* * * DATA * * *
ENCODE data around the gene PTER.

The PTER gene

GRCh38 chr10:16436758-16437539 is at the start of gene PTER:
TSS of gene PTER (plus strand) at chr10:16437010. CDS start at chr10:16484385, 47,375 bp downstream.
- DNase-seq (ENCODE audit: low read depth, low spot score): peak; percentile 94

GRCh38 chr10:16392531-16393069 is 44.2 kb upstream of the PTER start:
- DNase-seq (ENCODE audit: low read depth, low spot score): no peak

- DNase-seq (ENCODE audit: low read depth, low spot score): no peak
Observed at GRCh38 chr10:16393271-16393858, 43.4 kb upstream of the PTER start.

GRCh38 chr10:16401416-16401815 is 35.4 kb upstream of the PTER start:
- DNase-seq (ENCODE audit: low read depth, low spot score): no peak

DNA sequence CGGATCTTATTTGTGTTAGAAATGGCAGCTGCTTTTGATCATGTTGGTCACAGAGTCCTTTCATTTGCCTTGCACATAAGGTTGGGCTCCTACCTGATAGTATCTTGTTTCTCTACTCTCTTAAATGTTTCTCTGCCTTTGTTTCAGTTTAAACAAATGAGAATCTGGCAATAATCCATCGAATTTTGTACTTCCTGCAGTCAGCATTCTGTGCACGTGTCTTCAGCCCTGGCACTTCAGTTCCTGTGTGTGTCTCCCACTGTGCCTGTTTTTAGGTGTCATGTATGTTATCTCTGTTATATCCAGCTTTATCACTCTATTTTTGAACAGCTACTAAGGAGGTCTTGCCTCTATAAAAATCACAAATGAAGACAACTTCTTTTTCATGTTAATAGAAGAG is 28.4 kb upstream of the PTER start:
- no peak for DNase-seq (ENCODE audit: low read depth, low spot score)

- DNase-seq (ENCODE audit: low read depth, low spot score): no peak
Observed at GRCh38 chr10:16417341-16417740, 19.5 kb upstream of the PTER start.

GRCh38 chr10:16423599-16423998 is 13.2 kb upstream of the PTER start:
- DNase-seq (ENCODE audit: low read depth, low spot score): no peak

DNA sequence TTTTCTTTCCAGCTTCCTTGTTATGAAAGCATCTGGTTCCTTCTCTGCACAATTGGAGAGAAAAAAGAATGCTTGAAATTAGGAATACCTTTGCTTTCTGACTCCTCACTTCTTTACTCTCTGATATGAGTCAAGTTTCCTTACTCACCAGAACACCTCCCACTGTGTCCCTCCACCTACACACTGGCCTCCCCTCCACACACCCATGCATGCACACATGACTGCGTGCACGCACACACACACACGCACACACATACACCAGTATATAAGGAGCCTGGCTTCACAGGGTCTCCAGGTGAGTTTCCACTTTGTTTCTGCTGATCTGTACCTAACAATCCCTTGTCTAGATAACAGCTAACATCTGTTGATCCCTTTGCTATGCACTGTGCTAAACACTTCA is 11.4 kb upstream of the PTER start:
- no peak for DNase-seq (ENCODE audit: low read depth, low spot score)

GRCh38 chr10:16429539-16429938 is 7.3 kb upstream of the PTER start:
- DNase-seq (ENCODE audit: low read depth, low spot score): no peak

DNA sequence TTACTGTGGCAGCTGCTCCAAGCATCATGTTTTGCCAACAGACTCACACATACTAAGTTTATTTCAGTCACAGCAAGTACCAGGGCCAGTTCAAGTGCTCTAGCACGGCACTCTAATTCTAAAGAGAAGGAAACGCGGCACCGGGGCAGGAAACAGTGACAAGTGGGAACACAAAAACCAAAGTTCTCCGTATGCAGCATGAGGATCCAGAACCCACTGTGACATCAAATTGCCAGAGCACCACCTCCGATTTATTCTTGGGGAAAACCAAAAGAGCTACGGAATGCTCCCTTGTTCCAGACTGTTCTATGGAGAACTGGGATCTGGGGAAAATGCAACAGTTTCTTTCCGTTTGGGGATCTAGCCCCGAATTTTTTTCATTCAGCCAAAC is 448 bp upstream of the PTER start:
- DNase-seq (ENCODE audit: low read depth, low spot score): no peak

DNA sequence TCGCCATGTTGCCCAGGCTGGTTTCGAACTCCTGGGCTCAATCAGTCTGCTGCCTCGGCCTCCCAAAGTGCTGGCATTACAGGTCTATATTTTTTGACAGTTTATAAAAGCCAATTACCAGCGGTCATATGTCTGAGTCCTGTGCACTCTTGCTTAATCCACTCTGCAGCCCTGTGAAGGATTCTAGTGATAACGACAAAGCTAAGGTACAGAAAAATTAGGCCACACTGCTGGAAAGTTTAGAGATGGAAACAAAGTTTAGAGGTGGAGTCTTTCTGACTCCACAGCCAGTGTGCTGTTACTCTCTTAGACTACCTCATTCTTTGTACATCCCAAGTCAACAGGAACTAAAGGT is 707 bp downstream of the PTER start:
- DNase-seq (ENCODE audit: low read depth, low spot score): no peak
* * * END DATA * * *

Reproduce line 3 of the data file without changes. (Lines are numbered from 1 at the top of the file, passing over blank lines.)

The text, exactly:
GRCh38 chr10:16436758-16437539 is at the start of gene PTER: